Speech synthesis, which is often abbreviated TTS for text-to-speech, has been helping individuals for decades. Take, for instance, scientist and great mind Stephen Hawking who communicates through a speech-generating device every day. TTS has become so common that it’s available for just about everyone through apps on smartphones and more. But it wasn’t until those apps became used in the classroom that researchers found them to help students with dyslexia.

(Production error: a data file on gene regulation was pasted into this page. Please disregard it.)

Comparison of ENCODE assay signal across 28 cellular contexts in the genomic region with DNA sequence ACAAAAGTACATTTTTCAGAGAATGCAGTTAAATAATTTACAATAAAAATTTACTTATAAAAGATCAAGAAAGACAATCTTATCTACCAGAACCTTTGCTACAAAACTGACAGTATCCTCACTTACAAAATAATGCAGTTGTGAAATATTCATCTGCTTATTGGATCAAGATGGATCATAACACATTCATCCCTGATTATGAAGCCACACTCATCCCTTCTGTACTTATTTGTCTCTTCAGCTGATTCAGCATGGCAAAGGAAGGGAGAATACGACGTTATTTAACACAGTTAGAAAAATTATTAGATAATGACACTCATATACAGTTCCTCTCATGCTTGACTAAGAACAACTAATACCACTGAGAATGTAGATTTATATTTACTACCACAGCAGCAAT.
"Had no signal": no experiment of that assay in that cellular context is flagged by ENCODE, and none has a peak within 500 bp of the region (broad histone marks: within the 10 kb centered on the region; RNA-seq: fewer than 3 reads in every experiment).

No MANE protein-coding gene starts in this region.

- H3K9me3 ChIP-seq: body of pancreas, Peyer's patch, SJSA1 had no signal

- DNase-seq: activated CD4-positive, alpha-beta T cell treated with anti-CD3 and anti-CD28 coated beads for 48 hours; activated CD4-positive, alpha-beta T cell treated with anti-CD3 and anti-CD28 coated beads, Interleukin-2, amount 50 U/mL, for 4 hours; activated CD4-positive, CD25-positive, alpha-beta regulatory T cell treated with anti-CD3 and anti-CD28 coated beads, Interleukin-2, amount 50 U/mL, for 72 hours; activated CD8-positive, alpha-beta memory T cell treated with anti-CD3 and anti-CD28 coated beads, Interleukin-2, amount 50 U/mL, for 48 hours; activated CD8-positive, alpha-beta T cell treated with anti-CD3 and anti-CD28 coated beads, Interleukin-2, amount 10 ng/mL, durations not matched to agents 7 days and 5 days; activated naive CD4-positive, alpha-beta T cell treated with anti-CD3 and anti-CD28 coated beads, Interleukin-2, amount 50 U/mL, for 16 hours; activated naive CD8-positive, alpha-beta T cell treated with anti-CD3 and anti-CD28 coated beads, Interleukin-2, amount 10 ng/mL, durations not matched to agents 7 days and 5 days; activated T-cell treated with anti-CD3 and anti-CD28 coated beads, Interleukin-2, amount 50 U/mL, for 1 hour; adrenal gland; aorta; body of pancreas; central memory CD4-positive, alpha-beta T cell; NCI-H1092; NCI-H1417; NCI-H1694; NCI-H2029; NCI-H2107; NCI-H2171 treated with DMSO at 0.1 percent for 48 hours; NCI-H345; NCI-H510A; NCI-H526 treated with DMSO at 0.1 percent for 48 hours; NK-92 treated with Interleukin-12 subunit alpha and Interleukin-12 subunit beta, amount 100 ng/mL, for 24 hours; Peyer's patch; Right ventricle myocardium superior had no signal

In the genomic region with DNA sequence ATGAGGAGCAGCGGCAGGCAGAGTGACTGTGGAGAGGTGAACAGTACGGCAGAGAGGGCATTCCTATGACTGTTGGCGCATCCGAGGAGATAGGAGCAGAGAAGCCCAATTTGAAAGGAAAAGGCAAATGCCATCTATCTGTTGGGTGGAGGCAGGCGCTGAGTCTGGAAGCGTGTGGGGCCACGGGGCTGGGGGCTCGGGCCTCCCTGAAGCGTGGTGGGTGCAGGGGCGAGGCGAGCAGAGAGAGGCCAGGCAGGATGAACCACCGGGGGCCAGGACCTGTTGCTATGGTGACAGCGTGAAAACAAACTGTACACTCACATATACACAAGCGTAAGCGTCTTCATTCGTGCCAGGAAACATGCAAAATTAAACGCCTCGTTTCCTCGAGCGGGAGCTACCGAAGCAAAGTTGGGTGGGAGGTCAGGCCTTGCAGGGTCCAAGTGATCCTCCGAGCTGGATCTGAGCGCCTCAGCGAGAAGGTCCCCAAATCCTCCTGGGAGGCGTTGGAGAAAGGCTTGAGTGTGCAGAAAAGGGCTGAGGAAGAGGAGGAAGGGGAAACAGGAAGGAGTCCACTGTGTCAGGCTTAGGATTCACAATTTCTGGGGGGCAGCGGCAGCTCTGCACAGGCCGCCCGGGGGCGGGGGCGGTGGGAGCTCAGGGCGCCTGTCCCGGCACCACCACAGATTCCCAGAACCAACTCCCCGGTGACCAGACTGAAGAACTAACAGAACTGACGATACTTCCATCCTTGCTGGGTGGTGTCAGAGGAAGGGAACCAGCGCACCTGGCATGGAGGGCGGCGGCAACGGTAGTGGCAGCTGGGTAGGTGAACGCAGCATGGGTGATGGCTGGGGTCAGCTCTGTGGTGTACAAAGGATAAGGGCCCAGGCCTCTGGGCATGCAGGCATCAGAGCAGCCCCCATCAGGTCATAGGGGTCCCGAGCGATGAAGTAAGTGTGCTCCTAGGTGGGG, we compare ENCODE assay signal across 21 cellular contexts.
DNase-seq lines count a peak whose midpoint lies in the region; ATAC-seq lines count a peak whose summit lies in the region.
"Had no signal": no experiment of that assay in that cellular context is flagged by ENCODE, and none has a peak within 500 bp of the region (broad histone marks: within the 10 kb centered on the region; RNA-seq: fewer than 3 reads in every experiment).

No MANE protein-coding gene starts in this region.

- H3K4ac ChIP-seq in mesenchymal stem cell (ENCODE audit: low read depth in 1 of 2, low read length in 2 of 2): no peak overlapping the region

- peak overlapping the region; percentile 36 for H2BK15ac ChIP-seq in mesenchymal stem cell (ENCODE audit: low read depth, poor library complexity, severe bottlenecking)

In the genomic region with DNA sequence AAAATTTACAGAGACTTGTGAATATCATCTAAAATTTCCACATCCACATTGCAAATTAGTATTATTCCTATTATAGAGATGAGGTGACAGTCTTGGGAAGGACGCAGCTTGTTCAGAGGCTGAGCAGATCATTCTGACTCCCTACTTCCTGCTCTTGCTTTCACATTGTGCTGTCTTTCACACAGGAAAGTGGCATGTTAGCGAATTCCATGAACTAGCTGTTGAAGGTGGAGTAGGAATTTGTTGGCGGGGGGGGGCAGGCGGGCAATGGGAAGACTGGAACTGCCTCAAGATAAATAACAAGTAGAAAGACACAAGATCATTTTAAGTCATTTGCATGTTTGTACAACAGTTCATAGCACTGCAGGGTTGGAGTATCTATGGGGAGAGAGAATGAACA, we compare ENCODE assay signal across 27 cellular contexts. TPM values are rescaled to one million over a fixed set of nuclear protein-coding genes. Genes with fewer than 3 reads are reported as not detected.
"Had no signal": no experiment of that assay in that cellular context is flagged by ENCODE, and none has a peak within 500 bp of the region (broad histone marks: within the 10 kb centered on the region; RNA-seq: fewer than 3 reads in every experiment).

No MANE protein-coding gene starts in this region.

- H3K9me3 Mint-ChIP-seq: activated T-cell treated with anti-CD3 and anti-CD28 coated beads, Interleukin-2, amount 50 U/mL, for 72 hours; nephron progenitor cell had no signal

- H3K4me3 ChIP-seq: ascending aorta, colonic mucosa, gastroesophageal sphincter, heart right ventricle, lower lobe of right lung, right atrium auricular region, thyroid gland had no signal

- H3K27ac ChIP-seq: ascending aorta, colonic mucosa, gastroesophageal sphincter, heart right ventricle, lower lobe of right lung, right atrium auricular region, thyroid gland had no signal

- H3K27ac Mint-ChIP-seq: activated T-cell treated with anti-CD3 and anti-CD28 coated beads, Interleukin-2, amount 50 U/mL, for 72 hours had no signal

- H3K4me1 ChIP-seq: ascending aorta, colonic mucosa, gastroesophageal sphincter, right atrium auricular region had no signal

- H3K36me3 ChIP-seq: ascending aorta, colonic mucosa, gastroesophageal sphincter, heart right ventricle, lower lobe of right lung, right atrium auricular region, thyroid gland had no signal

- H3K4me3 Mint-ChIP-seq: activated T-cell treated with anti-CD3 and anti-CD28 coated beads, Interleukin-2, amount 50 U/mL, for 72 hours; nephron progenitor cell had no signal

Different apps can give students self-efficiency and a newfound grasp on learning that they didn’t have before. The apps can read aloud to students who have trouble reading and help them with the process of learning how to read. The National Center for Learning Disabilities has been working to integrate TTS apps and devices into the classroom and sees them as a tool to learning instead of a crutch that students may become reliant upon. Just as technology in classrooms has become an essential part of learning and child psychiatry, TTS and other innovations are improving the learning process and improving quality of life and the quality of education for students.